In computing, a server is a computer program or a device that provides functionality for other programs or devices, called "clients". This architecture is called the client–server model, and a single overall computation is distributed across multiple processes or devices.
A rack server, also called a rack-mounted server, is a computer dedicated to use as a server and designed to be installed in a framework called a rack. The rack contains multiple mounting slots called bays, each designed to hold a hardware unit secured in place with screws. A rack server has a low-profile enclosure, in contrast to a tower server, which is built into an upright, standalone cabinet.
A blade server is a server chassis housing multiple thin, modular electronic circuit boards, known as server blades. Each blade is a server in its own right, often dedicated to a single application. The blades are literally servers on a card, containing processors, memory, integrated network controllers, an optional Fiber Channel host bus adaptor (HBA) and other input/output (IO) ports.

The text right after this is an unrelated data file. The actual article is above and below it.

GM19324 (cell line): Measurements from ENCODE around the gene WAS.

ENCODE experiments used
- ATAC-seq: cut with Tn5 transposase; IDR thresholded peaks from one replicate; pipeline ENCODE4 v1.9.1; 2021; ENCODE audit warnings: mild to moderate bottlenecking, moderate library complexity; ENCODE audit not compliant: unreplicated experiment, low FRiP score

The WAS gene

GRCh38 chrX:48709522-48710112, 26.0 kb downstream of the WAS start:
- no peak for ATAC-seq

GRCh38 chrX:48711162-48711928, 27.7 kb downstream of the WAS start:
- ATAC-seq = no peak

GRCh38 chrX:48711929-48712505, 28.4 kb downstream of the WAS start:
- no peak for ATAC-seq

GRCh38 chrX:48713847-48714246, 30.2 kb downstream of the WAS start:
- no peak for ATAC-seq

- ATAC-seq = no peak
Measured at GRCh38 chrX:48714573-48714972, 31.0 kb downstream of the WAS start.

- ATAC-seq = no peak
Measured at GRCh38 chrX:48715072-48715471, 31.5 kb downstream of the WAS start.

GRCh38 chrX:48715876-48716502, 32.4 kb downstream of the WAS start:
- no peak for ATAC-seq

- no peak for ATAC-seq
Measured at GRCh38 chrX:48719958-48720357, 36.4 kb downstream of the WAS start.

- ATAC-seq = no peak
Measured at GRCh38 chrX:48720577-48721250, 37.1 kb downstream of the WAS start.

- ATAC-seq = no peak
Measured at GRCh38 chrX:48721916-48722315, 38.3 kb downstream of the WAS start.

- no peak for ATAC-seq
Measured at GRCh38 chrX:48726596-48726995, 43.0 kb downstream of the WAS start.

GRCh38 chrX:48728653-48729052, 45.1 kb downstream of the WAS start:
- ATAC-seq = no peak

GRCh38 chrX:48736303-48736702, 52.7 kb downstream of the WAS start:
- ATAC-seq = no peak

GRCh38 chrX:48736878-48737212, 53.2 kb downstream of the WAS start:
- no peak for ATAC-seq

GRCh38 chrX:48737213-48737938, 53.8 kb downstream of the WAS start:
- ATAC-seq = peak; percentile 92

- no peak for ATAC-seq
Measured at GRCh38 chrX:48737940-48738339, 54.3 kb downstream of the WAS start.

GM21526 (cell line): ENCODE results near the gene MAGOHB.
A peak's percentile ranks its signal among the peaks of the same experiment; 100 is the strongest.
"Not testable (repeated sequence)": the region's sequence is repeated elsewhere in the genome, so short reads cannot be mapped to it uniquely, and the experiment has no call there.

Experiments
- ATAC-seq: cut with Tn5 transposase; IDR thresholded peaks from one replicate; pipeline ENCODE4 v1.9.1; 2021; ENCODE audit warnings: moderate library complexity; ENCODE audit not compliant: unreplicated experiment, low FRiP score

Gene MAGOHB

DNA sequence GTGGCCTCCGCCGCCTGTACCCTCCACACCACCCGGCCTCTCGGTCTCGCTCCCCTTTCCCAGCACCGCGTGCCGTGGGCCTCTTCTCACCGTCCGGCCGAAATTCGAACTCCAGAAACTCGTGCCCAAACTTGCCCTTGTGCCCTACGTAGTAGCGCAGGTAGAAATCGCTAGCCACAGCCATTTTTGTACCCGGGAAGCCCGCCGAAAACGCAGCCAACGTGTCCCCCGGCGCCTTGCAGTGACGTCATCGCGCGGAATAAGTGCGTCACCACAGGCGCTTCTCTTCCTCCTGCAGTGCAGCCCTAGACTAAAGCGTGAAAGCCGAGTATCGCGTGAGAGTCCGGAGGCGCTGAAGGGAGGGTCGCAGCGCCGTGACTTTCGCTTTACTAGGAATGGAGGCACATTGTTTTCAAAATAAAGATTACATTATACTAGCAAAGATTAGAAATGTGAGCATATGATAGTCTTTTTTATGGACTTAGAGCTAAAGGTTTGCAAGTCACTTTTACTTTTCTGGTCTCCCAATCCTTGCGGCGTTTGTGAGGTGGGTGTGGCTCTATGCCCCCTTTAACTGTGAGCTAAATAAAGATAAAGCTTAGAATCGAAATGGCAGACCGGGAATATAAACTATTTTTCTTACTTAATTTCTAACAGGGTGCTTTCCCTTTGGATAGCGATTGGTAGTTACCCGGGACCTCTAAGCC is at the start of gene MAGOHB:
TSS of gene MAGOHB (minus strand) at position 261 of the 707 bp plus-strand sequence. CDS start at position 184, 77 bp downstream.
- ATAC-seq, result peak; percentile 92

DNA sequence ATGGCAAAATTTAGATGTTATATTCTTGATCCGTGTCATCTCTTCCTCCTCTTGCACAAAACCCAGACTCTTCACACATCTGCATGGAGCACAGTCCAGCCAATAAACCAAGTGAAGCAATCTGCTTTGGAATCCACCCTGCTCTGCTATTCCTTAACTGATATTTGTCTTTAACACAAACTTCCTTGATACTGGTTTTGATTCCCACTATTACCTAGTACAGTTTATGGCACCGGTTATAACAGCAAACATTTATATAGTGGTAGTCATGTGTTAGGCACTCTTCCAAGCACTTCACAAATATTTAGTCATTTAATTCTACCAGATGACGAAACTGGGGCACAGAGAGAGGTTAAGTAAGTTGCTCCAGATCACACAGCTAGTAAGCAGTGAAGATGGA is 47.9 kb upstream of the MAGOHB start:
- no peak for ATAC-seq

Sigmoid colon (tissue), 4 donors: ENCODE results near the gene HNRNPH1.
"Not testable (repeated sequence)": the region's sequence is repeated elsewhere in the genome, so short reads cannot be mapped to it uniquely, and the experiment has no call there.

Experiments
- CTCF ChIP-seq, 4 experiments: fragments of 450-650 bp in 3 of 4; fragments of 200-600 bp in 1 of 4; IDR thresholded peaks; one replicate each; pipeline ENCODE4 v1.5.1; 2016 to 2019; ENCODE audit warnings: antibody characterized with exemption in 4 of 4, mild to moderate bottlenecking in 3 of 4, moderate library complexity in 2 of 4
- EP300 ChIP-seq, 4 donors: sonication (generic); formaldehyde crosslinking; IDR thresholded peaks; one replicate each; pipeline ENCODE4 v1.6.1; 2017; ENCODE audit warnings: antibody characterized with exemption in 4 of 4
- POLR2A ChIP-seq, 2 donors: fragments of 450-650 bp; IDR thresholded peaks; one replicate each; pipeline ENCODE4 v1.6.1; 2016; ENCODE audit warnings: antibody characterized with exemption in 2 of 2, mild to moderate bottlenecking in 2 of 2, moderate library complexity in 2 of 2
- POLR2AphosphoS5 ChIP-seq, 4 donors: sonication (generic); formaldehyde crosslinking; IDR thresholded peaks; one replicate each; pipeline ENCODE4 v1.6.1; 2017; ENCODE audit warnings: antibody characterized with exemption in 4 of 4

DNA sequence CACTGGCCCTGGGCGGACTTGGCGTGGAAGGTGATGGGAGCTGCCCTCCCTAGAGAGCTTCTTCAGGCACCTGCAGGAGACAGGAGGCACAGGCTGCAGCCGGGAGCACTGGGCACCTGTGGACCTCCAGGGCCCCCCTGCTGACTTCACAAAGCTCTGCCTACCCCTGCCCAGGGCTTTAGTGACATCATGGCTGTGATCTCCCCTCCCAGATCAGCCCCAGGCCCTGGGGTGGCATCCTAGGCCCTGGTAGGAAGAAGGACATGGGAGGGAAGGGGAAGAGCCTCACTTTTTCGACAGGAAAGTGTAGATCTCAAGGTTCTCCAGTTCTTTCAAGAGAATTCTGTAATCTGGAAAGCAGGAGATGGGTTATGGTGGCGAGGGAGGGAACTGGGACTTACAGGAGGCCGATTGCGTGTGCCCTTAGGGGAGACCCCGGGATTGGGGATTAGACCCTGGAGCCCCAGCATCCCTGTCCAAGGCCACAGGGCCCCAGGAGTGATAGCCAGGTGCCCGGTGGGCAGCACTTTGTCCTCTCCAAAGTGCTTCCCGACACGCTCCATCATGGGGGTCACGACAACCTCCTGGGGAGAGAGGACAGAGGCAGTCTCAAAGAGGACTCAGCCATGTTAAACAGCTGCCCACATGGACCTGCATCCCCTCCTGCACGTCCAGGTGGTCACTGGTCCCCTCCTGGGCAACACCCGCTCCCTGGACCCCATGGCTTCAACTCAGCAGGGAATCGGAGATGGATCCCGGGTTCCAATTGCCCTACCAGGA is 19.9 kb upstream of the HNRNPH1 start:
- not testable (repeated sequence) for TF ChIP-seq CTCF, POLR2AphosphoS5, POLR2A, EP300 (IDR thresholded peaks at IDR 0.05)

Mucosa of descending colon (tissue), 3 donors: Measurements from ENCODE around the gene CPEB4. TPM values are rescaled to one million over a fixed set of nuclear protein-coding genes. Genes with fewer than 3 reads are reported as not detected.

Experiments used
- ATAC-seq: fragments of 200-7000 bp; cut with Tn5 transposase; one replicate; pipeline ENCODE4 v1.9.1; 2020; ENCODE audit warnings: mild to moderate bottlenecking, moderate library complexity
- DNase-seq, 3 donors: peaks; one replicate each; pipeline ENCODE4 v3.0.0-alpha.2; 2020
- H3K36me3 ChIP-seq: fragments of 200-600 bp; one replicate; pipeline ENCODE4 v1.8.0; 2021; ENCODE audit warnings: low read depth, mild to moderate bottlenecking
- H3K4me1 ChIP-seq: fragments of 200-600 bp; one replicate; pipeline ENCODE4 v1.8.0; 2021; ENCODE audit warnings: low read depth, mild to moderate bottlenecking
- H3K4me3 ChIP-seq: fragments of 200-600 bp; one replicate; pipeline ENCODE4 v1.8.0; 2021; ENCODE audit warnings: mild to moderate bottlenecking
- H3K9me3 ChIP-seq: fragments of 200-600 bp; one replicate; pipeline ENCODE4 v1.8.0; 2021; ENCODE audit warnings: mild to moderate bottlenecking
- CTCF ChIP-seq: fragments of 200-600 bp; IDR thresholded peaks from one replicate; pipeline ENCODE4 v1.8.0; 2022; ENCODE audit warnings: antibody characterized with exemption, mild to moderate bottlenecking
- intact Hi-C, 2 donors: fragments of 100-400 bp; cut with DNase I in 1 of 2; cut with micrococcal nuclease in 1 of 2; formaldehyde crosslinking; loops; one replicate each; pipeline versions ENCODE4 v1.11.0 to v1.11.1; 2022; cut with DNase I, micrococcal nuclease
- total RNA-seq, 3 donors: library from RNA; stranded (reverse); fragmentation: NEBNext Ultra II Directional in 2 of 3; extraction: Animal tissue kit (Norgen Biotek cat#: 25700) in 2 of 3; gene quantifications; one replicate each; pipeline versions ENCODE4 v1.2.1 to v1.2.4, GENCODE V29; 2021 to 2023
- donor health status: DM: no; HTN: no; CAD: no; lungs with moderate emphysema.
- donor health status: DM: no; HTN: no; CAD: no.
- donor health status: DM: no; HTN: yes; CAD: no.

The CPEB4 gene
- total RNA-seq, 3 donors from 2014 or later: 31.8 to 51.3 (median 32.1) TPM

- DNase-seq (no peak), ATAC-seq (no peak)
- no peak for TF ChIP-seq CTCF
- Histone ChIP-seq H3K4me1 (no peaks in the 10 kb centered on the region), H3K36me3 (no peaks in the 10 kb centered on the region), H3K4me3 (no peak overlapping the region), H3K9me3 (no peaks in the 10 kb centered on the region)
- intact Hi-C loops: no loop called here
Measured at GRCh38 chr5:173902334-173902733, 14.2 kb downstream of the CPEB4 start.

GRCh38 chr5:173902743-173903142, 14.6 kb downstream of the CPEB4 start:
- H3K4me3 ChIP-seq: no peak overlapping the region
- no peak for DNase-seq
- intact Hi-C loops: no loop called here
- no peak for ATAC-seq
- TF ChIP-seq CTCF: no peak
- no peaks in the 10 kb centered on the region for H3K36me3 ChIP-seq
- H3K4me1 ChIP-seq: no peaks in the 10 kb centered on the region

A tower server is a computer intended for use as a server and built in an upright cabinet that stands alone. The cabinet, called a tower, is similar in size and shape to the cabinet for a tower-style personal computer. This is in contrast to rack server s or blade server s, which are designed to be rack-mounted.